#EkitiDecides: 50 Percent of Registered Voters in Ekiti Not Accredited To Vote
Concerns have emerged over the non-accreditation of over 50 percent of voters for the last Saturday’s governorship election in Ekiti State, where the former governor, Ayodele Fayose emerged victorious.
According to a breakdown of the results by the Independent National Electoral Commission, the total number of registered voters was 733,766, but the number of voters accredited for Saturday’s poll was just 369,257. The total number of votes cast was 360,455, with 350,366 of them valid and 10,089 invalid.
This breakdown meant that 364,509 of the total number 733,766 registered voters did not turn up for accreditation for the governorship election, But the huge difference in the number of non-accredited voters and the whereabouts of such cards have sparked fresh concerns as, ahead of the election, there were agitations for the use of card readers to curtail such occurrences.
However, the chief press secretary to INEC national chairman, Kayode Idowu, when contacted, explained that of the 732,166 registered voters, 476,870 – representing, 64.98 percent – collected their Permanent Voter Cards (PVC).
He said the non-accredited cards had since been returned to INEC headquarters, adding that about 80 percent of those who collected their cards voted.
It would be recalled that while INEC ruled out the use of card readers in the Ekiti and Osun governorship elections, it stated that they would be used in the 2015 general elections.
Governors Fayemi and his Osun State counterpart Rauf Aregbesola had, in the run up to last Saturday’s election, called on INEC to rescind its decision on the use of electronic card readers for the governorship elections.
But INEC chairman Prof. Attahiru Jega had insisted that the commission would not use card readers for the elections, maintaining that “it will not be wise to use a pilot scheme in an election that will be keenly contested.”
The APC had, however, maintained that “contrary to what INEC has said, the e-card reader is very adaptable, and its application is not subject to any environmental peculiarity once the basics of operations are met. It is therefore surprising to read INEC’s claim that the sensitivity of the elections in Ekiti and Osun will not recommend the use of the card reader.”
The party had contended that “impersonation, multiple voting and endless altercations and associated tension will be eliminated at the voting centres with the use of e-card reader and not by any other means.
“Also, the e-card reader will ensure the automatic recording of all accredited voters with verified permanent voter cards in such a way that does not lend itself to manipulation, thus preventing the falsification of results at the collation centres.”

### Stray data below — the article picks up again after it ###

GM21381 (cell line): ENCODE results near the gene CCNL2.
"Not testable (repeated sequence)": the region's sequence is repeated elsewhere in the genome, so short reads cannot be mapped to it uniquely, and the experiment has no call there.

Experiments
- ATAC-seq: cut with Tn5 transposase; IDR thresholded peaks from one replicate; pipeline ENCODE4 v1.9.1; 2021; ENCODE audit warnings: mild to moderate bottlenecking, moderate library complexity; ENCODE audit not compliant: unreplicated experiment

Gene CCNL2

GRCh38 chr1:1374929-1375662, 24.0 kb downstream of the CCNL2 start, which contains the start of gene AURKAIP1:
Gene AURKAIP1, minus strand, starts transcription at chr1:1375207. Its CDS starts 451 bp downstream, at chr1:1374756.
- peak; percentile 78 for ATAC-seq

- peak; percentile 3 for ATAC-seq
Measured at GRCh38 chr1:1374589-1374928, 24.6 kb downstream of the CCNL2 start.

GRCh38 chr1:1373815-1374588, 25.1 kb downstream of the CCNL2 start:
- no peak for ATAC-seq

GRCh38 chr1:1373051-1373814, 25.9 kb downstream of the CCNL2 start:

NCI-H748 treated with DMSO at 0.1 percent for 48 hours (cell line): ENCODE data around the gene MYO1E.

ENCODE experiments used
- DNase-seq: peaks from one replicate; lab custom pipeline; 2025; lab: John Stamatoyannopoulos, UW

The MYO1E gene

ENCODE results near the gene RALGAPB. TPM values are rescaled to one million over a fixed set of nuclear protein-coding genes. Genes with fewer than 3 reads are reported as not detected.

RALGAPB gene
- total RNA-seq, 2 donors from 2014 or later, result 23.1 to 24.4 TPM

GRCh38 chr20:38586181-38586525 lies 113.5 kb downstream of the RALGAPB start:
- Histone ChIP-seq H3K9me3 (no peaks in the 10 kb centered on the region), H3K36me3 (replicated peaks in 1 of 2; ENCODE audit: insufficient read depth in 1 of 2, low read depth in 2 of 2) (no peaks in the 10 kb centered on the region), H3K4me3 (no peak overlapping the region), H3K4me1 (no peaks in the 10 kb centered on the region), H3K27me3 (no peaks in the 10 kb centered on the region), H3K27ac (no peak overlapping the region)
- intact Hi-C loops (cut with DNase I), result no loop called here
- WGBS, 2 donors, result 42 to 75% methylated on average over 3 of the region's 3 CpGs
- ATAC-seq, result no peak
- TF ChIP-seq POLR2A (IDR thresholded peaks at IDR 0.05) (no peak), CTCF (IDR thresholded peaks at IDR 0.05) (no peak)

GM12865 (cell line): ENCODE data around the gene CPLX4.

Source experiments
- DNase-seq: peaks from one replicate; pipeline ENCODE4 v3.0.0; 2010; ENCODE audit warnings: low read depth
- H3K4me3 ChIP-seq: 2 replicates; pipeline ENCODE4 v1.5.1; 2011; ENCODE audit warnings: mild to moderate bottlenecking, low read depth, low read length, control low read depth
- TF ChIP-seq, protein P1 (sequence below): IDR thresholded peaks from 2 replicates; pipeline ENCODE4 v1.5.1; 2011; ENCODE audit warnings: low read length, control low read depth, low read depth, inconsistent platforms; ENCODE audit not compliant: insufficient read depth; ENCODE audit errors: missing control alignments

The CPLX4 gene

However, a source at the electoral commission who spoke on condition of anonymity that the cards of the non-accredited voters were immediately returned to the commission in Abuja, dispelling fears that the cards were used for other purposes.
Responding to questions over the whereabouts of the non-accredited cards, the source noted that “immediately the election closed, all the voter cards that were not accredited were returned to the national headquarters in Abuja.”
However, reactions have continued to trail the outcome of the election.
The executive director, Centre for Leadership, Strategy and Development, Abuja, Dr. Otive Igbuzor, said the outcome of the Ekiti gubernatorial election highlighted a high degree of voter apathy.
He decried a situation whereby nearly 50 percent of registered voters neglected to pick up their permanent voter cards and, therefore, could not be accredited to vote. He blamed this apathy on inadequate mobilisation by INEC, the political parties and civil society organisations.
“The election outcome also reminds us that Nigerian voters do not pay enough attention to the performance of elected officials because they are more concerned about stomach infrastructure instead of physical infrastructure and development,” Igbuzor said.
The former ActionAid country director also noted that the intimidation of APC leaders in the days leading to the election, as well as the decision of teachers to vote against Fayemi for introducing a competence test for them, may have worked against the incumbent.
Also, a PDP chieftain in Delta State, Chief Andrew Desi, said people were hungry and indifferent.
“Who would like to queue up for hours to collect a permanent voter card when he is hungry?” he queried.
According to him, the Ekiti electorate voted against the overbearing influence of former Lagos State governor, Senator Bola Tinubu, whose claim to leadership of the Yoruba race remains controversial and questionable.
On his part, a political scientist at the Bayero University, Kano, Professor Kamilu Sani Fage, said “the outcome of the Ekiti election was almost predictable, not because of the performance of the APC government, but because of the events leading up to the elections.”
He cited the activities of the federal government, which amounted to intimidation of APC leaders at the party’s final rally and on the day of the election, and lamented the absence of a level playing field.
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